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Fundamentals of Vipassana meditation by Mahasi Sayadaw

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Mahasi Sayadaw

Fundamentals of Vipassana Meditation

Translated by MAUNG THA NOE Edited by Sayadaw U SILANANDA

Fundamentals of Vipassana Meditation

Table of Contents

Publishers words ............................................................................. 9 Venerable Mahasis Biography ........................................................ 13 Fundamentals of Vipassana Meditation .......................................... 29 Instructions to Vipassana Meditation Practice .............................. 138 Questions and Answers.................................................................. 158 Benefits of Walking Meditation ..................................................... 191 Guidance for Yogis at Interview ..................................................... 208 Glossary ....................................................................................... 222

Publishers NoteWe are very happy to have the book Fundamentals of Vipassana Meditation completed and published for free distribution in a timely manner as planned. For this reason, we would like to take this opportunity to thank those who help and contribute financially to make it possible. The book is such titled because its main part is the book Fundamentals of Vipassana Meditation by Mahasi Saydaw, translated by Maung Tha Noe, edited by Sayadaw U Silananda and published in 1991 by Dhammachakka Meditation Center whose editor was Sayadaw U Silananda himself. Since it is a precious book whose copy is very hard to find, we thought of republishing it again. Actually, we had published a book in Vietnamese consisting of its translation along with other sources related to Vipassana meditation mentioned below to benefit Vietnamese Buddhists and yogis prior to getting an idea to have this equivalent book published in English for the wider audience. As mentioned above, the other sources included in this book are as follows: Instructions to Meditation Practice by Mahasi Saydaw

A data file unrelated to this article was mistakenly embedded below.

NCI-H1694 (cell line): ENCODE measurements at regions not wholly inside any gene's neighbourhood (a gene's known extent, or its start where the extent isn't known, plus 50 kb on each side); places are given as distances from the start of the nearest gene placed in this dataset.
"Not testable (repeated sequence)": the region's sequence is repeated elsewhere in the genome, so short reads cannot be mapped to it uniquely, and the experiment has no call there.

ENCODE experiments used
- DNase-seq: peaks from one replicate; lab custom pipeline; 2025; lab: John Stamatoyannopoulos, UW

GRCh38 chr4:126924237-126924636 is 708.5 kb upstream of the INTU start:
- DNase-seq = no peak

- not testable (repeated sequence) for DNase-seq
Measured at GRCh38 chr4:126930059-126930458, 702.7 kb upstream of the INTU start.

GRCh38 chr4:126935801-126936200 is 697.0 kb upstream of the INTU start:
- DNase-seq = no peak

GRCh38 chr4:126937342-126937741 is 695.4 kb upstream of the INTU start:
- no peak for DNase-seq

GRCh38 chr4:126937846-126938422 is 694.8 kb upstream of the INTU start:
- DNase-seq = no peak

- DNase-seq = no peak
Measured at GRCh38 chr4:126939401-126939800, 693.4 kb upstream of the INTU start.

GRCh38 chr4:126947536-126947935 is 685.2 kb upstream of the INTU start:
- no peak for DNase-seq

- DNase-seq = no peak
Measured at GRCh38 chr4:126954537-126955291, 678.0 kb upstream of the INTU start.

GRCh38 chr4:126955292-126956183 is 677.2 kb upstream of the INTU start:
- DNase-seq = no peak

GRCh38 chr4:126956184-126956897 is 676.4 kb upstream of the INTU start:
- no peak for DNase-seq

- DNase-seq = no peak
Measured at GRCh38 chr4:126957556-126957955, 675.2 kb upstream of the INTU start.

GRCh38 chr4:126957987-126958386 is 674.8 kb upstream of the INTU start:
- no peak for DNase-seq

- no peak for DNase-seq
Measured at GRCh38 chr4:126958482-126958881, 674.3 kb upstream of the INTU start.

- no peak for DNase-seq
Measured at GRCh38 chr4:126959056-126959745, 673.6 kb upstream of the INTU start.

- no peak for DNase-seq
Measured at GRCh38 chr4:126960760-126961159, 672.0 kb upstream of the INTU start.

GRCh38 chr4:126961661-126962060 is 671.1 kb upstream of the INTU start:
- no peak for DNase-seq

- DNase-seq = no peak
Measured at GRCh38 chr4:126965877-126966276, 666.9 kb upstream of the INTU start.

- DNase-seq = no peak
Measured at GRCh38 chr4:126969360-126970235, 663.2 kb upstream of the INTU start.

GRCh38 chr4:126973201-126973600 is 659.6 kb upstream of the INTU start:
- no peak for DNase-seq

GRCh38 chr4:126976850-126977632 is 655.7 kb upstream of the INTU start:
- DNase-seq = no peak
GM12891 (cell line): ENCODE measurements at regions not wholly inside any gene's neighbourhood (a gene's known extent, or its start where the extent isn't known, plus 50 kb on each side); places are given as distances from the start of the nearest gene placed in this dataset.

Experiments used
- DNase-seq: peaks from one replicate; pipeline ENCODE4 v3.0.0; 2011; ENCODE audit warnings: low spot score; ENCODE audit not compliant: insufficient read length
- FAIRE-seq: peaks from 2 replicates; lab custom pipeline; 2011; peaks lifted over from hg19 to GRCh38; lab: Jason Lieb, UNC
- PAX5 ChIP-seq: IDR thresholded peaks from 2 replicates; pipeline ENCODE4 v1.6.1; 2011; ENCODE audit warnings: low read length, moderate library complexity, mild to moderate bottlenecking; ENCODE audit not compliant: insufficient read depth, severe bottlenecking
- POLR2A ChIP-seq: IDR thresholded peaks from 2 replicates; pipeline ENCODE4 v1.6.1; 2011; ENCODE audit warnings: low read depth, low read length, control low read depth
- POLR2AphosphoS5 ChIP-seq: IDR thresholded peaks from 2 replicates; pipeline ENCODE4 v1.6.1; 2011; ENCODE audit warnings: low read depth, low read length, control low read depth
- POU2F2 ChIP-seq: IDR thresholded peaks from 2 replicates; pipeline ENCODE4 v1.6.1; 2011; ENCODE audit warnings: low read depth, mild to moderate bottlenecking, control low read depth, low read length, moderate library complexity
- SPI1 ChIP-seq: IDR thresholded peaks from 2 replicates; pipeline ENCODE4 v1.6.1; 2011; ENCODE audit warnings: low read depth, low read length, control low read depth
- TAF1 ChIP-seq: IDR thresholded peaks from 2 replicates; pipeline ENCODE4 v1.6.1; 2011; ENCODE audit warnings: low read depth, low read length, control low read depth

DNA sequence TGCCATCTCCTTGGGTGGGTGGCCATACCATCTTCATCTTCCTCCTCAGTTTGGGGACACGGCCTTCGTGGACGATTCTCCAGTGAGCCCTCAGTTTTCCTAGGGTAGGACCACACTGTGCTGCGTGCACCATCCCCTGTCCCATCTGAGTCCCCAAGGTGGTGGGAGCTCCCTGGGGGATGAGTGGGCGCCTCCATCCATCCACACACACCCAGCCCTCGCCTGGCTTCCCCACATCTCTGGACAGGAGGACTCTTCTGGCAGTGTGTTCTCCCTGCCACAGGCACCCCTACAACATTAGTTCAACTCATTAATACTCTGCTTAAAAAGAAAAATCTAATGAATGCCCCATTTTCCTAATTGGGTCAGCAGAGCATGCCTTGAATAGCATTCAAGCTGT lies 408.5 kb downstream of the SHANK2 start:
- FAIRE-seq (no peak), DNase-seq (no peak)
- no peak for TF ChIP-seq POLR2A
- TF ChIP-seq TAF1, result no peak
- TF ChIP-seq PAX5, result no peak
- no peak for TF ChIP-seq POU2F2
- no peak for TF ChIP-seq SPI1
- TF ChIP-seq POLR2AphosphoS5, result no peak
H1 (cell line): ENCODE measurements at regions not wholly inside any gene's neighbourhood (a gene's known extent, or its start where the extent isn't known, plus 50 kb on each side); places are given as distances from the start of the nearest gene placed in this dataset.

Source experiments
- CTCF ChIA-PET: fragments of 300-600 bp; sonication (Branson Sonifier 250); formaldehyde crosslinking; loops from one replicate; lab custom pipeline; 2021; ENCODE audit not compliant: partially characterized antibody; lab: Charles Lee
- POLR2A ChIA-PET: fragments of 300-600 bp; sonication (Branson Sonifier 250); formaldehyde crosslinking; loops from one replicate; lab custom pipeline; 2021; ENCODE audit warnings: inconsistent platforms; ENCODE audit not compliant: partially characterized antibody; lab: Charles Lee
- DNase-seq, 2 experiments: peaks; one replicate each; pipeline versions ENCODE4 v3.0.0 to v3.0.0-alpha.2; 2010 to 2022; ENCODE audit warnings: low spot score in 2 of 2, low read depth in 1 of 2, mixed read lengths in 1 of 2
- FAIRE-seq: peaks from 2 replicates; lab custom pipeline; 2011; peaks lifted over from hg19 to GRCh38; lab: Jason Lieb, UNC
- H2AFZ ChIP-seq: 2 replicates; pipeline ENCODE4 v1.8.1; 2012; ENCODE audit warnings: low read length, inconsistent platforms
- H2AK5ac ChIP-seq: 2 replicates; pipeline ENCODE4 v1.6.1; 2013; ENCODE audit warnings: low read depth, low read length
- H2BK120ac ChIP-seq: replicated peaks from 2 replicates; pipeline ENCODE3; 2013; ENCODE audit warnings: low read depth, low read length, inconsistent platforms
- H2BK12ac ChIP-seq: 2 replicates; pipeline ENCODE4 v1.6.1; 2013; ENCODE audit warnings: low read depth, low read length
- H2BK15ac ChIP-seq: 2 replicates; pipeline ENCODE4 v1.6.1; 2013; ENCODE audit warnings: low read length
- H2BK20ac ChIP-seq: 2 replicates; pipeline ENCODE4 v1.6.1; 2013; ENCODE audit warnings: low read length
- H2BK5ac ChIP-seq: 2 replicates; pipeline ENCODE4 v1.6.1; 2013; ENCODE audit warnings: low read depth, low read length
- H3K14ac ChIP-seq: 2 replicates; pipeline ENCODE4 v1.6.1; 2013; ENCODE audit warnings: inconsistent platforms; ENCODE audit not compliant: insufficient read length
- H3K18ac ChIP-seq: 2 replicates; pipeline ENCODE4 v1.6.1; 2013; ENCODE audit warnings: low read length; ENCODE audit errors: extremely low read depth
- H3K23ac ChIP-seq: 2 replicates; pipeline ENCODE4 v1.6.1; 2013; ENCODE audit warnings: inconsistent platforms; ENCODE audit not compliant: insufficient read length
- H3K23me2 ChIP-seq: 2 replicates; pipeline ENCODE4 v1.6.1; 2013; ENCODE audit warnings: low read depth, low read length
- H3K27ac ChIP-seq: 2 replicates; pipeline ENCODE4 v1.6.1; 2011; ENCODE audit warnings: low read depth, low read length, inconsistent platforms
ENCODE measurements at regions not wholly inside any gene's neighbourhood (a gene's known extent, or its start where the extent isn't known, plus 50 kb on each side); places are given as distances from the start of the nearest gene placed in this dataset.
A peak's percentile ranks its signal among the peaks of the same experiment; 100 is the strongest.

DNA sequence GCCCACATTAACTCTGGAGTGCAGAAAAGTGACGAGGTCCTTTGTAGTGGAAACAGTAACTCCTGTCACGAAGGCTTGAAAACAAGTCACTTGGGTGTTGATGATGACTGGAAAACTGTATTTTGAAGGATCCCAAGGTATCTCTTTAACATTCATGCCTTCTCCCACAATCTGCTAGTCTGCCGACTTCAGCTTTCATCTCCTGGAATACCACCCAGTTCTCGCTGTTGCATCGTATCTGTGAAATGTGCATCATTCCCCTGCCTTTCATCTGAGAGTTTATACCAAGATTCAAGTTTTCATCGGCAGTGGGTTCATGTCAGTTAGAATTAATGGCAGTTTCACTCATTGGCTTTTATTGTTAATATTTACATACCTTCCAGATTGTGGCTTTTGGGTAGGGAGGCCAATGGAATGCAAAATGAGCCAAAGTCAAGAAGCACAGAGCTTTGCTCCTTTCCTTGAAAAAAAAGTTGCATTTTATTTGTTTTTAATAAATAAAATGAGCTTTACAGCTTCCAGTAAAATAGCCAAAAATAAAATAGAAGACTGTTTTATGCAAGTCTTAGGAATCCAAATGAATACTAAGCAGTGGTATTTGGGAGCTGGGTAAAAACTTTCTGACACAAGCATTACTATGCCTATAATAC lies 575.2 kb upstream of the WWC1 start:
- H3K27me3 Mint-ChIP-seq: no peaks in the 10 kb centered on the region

Benefits of Walking Meditation by Sayadaw U Silananda Guidance for Yogis at Interview by Sayadaw U Pandita An Interview with Mahasi Sayadaw, by Thamanaykyaw, translated by U Hla Myint. The late Mahasi Sayadaw, while still living, had devoted his whole life in spreading the teachings of the Buddha, especially the Vipassana Meditation. He had trained thousands of people, including famous meditation teachers such as Sayadaw U Pandita, Sayadaw Janakabhivamsa, Sayadaw Kundala, Shwe Oo Min Sayadaw, Sayadaw U Silananda, Sayadaw Khippa Pannowho have also devoted their entire lives to the Buddhas Sasana. In publishing this book, our goal is to have a book serve as a manual of Vipassana meditation at our center and as a precious source for Vipassana yogis. We would like to express our appreciation to the Triple Gems, especially the late Mahasi Sayadaw. We dedicate and honor this book to the late Sayadaw U Silananda, who was our Chief Meditation Teacher for almost two decades and passed away in 2005. Tathagata Meditation Center0

Namo Tassa Bhagavato Arahato Sammsambuddhassa

Venerable Mahasi Sayadaw

Venerable Mahasi Sayadaw A Biographical SketchThe late Venerable Mahasi Sayadaw was born in the year 1904 at Seikkhun, a large, prosperous and charming village lying about seven miles to the west of the historic Shwebo town in Upper Burma. His parents, peasant proprietors by occupation, were U Kan Taw and Daw Oke. At the age of six, he was sent to receive his early monastic education under U Adicca, presiding monk of Pyinmana Monastery at Seikkhun. Six years later he was initiated into the monastic Order as a novice (samanera) under the same teacher and given the name of Shin Sobhana (which means Auspicious). The name befitted his courageous features and his dignified behavior. He was a bright pupil, making remarkably quick progress in his scriptural studies. When U Adicca left the Order, Shin Sobhana continued his studies under Sayadaw U Parama of Thugyi-kyaung Monastery, Ingyintaw-taik. At the age of nineteen, he had to decide whether to continue in the Order and devote the rest of his life to the service of the Buddha Sasana or to return to lay life. Shin Sobhana knew where his heart lay and unhesitatingly chose the first course. He was ordained as a Bhikkhu on